Patient Pattern | News & Updates

Recent News & Updates

Shining a New Light on Quality Measures

The pandemic has changed the ground rules for defining, measuring, and reimbursing quality.

While the COVID pandemic has changed much in post-acute and long term care, efforts to provide quality care and track outcomes, trends, and opportunities for improvement have continued unabated. Facilities didn’t swap quality measures for COVID care, they just added it to what they were already doing…

Collaborative Strategies for COVID-19

Question and Answers: Literature Review & Identifying Frailty Risk with Dr. Steven Buslovich.

Frailty Scores for a True Picture

Date: January 1, 2020

Imagine two women are admitted to your facility. They have similar diagnoses, and they both seem generally happy and alert. However, just as two people who have similar possessions, homes, and jobs may have very different credit scores, these two women could have very different frailty levels and risks.
According to Steven Buslovich, MD, MSHCPM, cofounder and CEO of Patient Pattern, frailty isn’t a new concept — in fact, it is a global standard of clinical risk.“The U.S. is about 10 to 15 years behind other countries in incorporating frailty into clinical management strategies,” he said.

Potential effect of screening for subtle cognitive deficits on hospital readmission

To the Editor: Several conditions that significantly affect functionality and independence may be subtle and go unrecognized, potentially leading to nonadherence to medical recommendations and readmission. Existing risk‐prediction models for hospital readmission have been shown to perform poorly.1 Studies suggest that unrecognized cognitive deficits may exist after the illness that necessitated the admission was successfully treated, resulting in an unappreciated risk for readmission.

Meditations on Geriatric Medicine

Requiem for a Doctor

According to Steven Buslovich, MD, MSHCPM, cofounder and CEO of Patient Pattern, frailty isn’t a new concept — in fact, it is a global standard of clinical risk.“The U.S. is about 10 to 15 years behind other countries in incorporating frailty into clinical management strategies,” he said. Generally defined as the accumulation of chronic illnesses and the loss of function and/or cognition, Dr. Buslovich said, “frailty is characterized by sudden declines and diminished recovery from every minor illness or trauma.” He added, “Frailty is a measurement of risk and vulnerability for adverse outcomes.”

Patient Pattern Rises to the Top of Shark Tank

Steven Buslovich, MD, MSHCPM, is not just a geriatrician. Some, he says, call him a “born geriatrician.” So it’s only fitting that someone so passionate about his work would develop innovative technology to improve quality of care for frail older patients. Dr. Buslovich is Co-Founder and CEO of Patient Pattern, winner of the Audience Choice Award in the Society’s recent Shark Tank competition, held during the Annual Conference in March. Dr. Buslovich and his team won for their innovative software that enables medical directors to manage and oversee their entire facility population, identify priority at-risk patients, and improve meaningful outcomes.

Dr. Steven Buslovich, Patient Pattern CEO, says fast growth is on tap

Dr. Steven Buslovich says the idea for Patient Pattern came while he was completing fellowship training in Manhattan and saw opportunities in the geriatric market.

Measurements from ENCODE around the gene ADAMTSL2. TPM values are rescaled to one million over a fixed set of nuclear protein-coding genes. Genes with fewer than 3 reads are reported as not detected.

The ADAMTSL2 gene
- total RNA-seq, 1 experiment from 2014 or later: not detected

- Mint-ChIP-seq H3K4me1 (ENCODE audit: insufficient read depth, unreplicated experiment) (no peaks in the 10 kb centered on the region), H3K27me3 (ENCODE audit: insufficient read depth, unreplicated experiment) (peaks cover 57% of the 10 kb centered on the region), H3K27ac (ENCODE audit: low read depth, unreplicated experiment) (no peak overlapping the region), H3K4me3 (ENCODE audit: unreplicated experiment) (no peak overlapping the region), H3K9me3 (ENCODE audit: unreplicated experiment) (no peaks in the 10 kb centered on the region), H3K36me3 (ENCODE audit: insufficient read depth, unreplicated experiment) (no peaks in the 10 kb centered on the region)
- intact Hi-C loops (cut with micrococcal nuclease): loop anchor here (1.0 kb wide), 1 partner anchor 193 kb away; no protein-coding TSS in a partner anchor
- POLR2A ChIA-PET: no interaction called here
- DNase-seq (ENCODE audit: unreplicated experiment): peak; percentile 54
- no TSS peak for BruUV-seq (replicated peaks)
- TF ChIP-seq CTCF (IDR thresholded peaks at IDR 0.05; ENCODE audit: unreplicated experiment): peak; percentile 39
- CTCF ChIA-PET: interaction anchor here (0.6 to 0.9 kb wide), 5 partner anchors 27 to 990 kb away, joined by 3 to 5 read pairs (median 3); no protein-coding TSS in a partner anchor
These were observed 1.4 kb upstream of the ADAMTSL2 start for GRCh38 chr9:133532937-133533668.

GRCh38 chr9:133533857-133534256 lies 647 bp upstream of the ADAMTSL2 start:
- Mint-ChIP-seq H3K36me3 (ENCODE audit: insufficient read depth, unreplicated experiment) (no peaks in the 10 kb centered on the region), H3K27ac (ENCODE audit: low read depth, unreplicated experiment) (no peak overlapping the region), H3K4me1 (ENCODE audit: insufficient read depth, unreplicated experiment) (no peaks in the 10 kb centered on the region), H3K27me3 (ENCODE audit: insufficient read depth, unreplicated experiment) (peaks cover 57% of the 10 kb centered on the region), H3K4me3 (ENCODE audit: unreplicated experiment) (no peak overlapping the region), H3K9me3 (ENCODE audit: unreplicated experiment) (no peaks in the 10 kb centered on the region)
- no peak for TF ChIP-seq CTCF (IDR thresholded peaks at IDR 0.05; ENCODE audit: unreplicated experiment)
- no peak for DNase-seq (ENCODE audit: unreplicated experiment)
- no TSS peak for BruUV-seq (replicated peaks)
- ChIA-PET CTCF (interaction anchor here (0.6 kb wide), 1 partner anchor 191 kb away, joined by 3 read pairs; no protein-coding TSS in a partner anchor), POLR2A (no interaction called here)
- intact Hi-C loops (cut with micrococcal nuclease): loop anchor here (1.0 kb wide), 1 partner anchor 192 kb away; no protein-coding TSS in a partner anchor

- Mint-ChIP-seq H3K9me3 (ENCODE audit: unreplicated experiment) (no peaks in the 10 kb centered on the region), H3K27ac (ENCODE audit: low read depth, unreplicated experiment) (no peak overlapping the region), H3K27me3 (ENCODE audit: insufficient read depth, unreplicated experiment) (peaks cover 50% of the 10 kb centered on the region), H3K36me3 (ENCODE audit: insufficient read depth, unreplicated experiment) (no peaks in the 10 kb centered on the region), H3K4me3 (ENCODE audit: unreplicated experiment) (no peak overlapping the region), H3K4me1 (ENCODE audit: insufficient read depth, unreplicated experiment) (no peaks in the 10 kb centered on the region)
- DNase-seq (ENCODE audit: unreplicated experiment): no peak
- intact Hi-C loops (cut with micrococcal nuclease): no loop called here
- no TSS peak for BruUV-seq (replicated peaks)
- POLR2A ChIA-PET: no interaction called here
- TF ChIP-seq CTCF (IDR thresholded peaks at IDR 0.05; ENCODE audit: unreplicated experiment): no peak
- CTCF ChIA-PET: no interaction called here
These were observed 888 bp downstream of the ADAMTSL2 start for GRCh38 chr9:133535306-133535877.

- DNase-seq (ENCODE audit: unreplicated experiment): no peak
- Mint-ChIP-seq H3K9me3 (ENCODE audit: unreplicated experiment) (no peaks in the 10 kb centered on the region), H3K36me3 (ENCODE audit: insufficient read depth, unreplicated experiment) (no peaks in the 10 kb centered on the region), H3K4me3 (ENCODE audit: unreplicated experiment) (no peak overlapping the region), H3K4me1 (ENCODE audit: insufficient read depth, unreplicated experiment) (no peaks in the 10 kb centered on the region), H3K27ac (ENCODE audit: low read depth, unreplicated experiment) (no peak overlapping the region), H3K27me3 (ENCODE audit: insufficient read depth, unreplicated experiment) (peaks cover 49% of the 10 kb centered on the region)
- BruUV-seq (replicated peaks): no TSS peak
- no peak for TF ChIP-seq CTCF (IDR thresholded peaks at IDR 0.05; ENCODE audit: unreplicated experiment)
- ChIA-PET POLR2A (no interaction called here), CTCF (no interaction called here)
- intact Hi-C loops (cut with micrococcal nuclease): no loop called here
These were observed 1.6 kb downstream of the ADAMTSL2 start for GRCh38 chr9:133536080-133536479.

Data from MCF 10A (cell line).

As PDPM Approaches, Assessing Frailty Can Help Predict Outcomes, Costs

Frailty is common among older people, and a new study, “Global Incidence of Frailty and Prefrailty among Community-Dwelling Older Adults: A Systematic Review and Meta-analysis,” suggests the value of assessing and addressing frailty to prevent surprises and minimize its negative consequences.

Characterized by sudden declines and diminished recovery from illness or trauma, frailty is a result of the natural aging process. In the study, published on JAMA Network Open, the authors found approximately one in six community-dwelling older people may have frailty, with a higher incidence in women.

Change in Command Raises Clinician Profile

When PDPM gets the handoff from RUGs IV on Oct. 1, clinical leadership will be critical.

The medical director should be encouraged to lead a “deeper dive” in the admissions process, Dr. Steven Buslovich says. “There is a misconception that we can just use the hospital diagnosis under PDPM, but diagnosis information on the hospital discharge summary lacks depth and contains only a small fraction of information about the patient’s medical issues and history,” he says, “If we count solely on this information, we miss opportunities for reimbursement.”
It is key to create a process that reallocates staffing and resources from therapy services to the admissions process. This doesn’t necessarily mean new hires, Buslovich says, but “repurposing” existing staff to do more thorough record reviews and clinical assessments.

Experts Offer Tips for PDPM Success During Webinar

Ultimately, Dr. Buslovich said, “We have the responsibility to ensure that patients get the optimal level of care based on their goals. When the walls come down on therapy minutes, we will see more creativity in terms of what is most beneficial for patients. The good thing about PDPM is that outcomes are still the priority and will be the driver of long-term success.” He added, “We will need to look at how patients are progressing and what reassessments might be necessary. Facilities will look to you to guide them, and this creates an opportunity for us to be clinical leaders and help ensure appropriate and adequate reimbursement.”